So the democratic nominee may change, but the question remains the same: Why would any of these guys be in more danger in 2008 than they were in 2004? Note that I'm not saying any of them can't lose, just that as far as I can see, they've faced worse conditions than this. So why the hand-wringing? Anybody? I'm still willing to change my mind about this, if someone can show me tangible evidence to contradict my hypothesis. I'm still waiting to see such evidence. [email protected] has more.

Posted by Charles Kuffner on July 22, 2008 to Election 2008
Comments

When you're running as a "conservative" D in a conservative district (such as these East Texas districts), it doesn't hurt to have George W. at the top of the ticket. In fact, you're likely to get some crossover Republican voters, just as George W. got crossover Democratic voters. It doesn't help to have a liberal like Obama or Hillary on the ticket (and no popular GOP candidate), especially if - as has been stated - they will try and pour money into these Texas House races for redistricting. Most Democratic presidential candidates haven't really run in Texas or paid much attention to it, but if Obama does, then you can start tying these WD40's to him and his policies, which isn't good for them.

Posted by: Brutus on July 22, 2008 9:34 AM

I don't see how the WD40s could be in trouble this time around, no matter what race Obama may be. Most East Texas voters are first generation Republican voters and they have (or remember) parents/grandparents who still associate Republicans with Hoover and the Depression. If the economy continues on its present course downward and if the predicted bank closings do occur, then only a fool will believe that the Democrats are responsible for $4 a gallon gasoline. The Republicans can try trying the WD40s to Obama, but the rope around the Republicans' necks is spelled Bush and it's getting tighter and tighter as the economy craters.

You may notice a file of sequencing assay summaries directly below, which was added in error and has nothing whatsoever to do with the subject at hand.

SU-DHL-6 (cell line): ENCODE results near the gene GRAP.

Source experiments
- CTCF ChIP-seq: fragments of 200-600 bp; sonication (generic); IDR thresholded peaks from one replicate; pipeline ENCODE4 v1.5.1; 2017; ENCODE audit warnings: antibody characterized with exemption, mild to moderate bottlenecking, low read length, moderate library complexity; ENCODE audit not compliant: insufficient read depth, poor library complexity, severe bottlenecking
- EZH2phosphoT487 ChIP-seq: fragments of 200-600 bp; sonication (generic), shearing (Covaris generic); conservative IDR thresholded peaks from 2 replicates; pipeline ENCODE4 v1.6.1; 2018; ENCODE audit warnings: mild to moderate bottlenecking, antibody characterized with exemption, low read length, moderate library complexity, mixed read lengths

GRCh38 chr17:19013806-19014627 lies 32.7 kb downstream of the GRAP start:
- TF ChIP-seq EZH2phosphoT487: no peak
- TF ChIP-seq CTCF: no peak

Posted by: Temple Houston on July 22, 2008 12:08 PM

Let the voting begin! Prediction-the national election will appear to be a landslide at least one week out from election day, this will dampen republican hopes and the republican turnout will be less than usual. All will be good for the Dems. But then the hard part will begin-moving the country in a positive way forward so that the democratically led government is not just a 2 or 4 year wonder.

Posted by: cb on July 22, 2008 5:52 PM

I think Burka's implicit point is that East Texas white voters are much more prone than white voters nationwide to show up at the polls to vote against a black candidate. Whether that is the case, I do not know, and whether that is cause for worry among WD-40s is debatable for the reasons you cite.

Posted by: jt on July 23, 2008 1:05 PM

East Texas is going to be interesting this year. I have no idea what will happen and I am the Democratic Candidate for District 9, and also a white Democrat over 40. Being pro public education and against the Trans-Texas Corridor will help. We currently have a Republican incumbent but any Republican
incumbent is in a precarious position in the current climate. K.D.F.

Posted by: Kenneth D. Franks on July 30, 2008 9:09 AM